U.S. Navy SEALs have taken control of a commercial tanker that had been seized by three armed Libyans this month.
No one was hurt in the Sunday night operation, the Pentagon said.
The tanker, Morning Glory, is carrying oil owned by Libya's National Oil Company.
The ship was returning to Libya, according to a written statement from the interim prime minister, which said Tripoli asked for help from countries in the area.
The statement thanked the United States and Cyprus.
The Morning Glory sailed last week from the rebel-held port of As-Sidra in eastern Libya
Libyan forces fired on the vessel but were called off by the U.S. Navy, fearing an environmental disaster. The SEALs boarded the ship in international waters southeast of Cyprus, the Pentagon said.
The situation remains unsettled in the North African nation, which the government is struggling to control more than two years after the ouster of longtime Libyan leader Moammar Gadhafi.
In this case, the issue centers around the oil-rich eastern part of the country and one man in particular, Ibrahim Jadran. The militia leader was entrusted by the government to safeguard crucial oil ports. But in July, Jadran and his men seized them, blocking oil exports, and demanded more autonomy and shared revenues for his eastern region.
He said he acted because the government is corrupt.
The conflict over oil wealth is stoking fears that Libya may slide deeper into chaos as the fragile government fails to rein in the armed brigades that helped oust Gadhafi in 2011 but now do as they please.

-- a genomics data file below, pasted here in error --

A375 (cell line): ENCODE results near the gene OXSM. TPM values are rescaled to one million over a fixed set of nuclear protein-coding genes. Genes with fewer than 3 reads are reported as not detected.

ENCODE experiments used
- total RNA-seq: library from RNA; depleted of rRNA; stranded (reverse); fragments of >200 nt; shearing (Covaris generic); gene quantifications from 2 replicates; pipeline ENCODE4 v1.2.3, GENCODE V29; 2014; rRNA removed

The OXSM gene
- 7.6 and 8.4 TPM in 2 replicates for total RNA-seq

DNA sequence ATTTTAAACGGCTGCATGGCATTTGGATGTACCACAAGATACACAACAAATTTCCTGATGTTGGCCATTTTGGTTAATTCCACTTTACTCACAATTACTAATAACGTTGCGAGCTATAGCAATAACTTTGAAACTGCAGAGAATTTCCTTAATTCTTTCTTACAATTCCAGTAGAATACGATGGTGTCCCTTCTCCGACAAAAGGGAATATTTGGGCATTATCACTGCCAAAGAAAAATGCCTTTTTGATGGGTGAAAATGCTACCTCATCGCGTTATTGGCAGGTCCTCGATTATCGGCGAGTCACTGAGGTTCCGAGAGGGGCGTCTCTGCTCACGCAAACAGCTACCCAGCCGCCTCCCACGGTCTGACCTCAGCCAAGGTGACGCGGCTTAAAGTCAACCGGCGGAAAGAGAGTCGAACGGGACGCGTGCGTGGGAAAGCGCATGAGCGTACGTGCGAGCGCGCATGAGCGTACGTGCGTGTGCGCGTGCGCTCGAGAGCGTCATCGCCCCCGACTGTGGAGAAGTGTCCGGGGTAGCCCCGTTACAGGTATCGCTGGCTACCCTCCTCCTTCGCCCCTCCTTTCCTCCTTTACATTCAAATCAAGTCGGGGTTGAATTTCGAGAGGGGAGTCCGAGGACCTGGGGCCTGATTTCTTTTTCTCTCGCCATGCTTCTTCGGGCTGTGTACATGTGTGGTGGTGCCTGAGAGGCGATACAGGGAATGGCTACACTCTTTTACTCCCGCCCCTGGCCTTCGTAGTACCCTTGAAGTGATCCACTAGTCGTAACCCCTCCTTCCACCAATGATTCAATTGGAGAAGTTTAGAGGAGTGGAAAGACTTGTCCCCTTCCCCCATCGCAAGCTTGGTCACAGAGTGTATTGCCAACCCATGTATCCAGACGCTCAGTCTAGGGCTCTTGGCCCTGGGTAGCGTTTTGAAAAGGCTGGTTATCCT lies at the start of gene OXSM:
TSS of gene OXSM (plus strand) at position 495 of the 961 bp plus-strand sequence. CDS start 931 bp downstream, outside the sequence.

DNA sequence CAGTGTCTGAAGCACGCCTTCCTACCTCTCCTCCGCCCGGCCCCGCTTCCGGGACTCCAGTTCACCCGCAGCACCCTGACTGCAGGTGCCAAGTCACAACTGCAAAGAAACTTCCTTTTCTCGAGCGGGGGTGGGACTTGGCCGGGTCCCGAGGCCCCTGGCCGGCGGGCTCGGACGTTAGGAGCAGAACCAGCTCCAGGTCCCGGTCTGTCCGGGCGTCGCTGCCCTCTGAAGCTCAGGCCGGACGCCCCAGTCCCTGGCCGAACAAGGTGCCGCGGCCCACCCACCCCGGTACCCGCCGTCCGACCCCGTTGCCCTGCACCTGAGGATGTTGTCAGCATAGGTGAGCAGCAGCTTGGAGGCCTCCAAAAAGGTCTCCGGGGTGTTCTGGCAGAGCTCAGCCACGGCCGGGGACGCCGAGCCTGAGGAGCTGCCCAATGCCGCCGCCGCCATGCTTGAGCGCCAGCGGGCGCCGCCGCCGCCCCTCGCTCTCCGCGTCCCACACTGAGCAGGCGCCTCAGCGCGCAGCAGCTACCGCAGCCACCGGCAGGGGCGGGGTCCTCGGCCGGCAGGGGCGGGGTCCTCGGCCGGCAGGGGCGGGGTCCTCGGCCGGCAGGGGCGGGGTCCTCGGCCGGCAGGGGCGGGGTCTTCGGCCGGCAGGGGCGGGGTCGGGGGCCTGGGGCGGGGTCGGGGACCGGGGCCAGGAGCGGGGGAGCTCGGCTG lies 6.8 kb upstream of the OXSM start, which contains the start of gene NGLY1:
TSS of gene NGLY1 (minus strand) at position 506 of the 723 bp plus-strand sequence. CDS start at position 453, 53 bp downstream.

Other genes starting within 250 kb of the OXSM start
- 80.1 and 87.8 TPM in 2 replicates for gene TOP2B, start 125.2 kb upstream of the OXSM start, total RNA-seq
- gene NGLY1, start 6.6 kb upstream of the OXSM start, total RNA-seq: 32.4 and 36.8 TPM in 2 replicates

As investigators search for clues to unravel the mystery of where Malaysia Airlines Flight 370 went, there were several key developments over the weekend.
But major questions still remain.
Here's a cheat sheet to help you get up to speed on the latest developments:
Report: Plane flew low to avoid radar
Whoever was flying the airplane may have flown below 5,000 feet and used mountainous terrain as cover to avoid being detected by radar, the New Straits Times newspaper in Malaysia reported Monday, citing unnamed sources. CNN could not immediately confirm the newspaper's account, which is just one of several as-yet unproven theories about what happened to the jetliner after its last contact with flight controllers.
Where are investigators searching now?
The search has expanded to cover large swaths of land and sea, including 11 countries and deep oceans. Where the plane went is anybody's guess. As 26 nations help try to find the missing plane, there's also a process of elimination in which investigators try to piece together where the aircraft isn't. Pakistan said Sunday that the plane never showed up on its civilian radars and would have been treated as a threat if it had. The Times of India reported that India's military also said there was no way the plane could have flown over India without being picked up on radar.
What's one main focus of the investigation?
Malaysia's Prime Minister has said that somebody deliberately steered the plane off course. That means the pilots have become one obvious focus for investigators. On Sunday, Malaysian police said they were still investigating a flight simulator seized from pilot Zaharie Ahmad Shah's home. Peter Chong, a friend of the 53-year-old pilot's, said it's unfair to imply that Zaharie had anything to do with what happened to the plane. He said he'd been to Zaharie's house and tried out the flight simulator. "It's a reflection of his love for people," Chong said, "because he wants to share the joy of flying with his friends."
A 29-year-old Malaysian civil aviation engineer, Mohammed Khairul Amri Selamat, who works for a private jet charter company, was on the flight. Police are investigating all passengers and crew, but he is likely to be of particular interest because of his aviation knowledge. "I am confident that he is not involved," his father said. "They're welcome to investigate me and my family."
See full story as it changes at CNN.com.
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